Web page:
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Kilbeggan Distiller Museum

Then, later in the evening, we paid a visit to the most famous bar at the Temple Street, the Temple Bar. The bar was so crowded that there was hardly space for putting your foot inside. We managed though. There were crowds of tourists pretending to be Irish for the night, listening to the live music and gulping down pints of Guinness. My Other Me and I managed to find courage to taste their Temple Bar Whiskey. We were not too thrilled with the taste, but the Other Me found his happiness when the live band started singing the “Drunken Sailor” song. Worth nothing here, that I was made to listen to this song already two weeks before we landed in Ireland as “preparation” for the trip. It really beats me what exactly I was supposed to be prepared for by listening to this song though…

During our last day in the city, we visited Teeling Whiskey Distillery, at the Liberties. This is the first distillery that has opened in Dublin in the past 40years, since the last one closed. Dublin saw 37 distilleries open at some point of time during the 19th century, and the Liberties was the centre of it, also known as the “Golden Triangle”. Unfortunately, the distilleries in the capital city experienced hard times starting with the Prohibition in US and economic wars With Britain, and the last one was closed in 1976. Teeling Whiskey has thus opened a new chapter of distilling whiskey in the capital city of Ireland.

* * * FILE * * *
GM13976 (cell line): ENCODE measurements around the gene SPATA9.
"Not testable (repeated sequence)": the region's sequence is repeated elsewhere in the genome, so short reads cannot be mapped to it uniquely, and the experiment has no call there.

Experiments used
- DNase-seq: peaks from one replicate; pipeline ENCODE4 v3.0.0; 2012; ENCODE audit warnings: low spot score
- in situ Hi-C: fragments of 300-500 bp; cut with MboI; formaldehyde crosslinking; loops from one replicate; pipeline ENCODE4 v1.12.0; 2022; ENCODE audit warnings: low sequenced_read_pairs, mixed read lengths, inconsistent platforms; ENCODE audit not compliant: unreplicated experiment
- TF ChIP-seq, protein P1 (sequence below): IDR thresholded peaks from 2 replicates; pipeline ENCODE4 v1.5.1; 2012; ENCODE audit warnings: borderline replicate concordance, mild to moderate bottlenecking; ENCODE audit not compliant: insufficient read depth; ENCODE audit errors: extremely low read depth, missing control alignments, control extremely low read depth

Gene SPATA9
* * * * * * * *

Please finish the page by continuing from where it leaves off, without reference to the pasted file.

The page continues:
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Teeling Distillery in Dublin

Actually, the Teeling Family is not new to whiskey. Their love affair with this spirit began in 1782, when Walter Teeling set up a craft distillery on Marrowbone Lane in the Liberties, Dublin. After decades of no distilling whiskey in Dublin, the distillery was opened to visitors in 2015, and in the exact same spot as Walter had opened one back in the 18th century. It was really fresh to experience the energy from tour guide telling the story of the family and excitedly describing all the details of the distillation process. This was my third distillery tour, and I needed to hear someone energetic telling me details about the grains and yeast.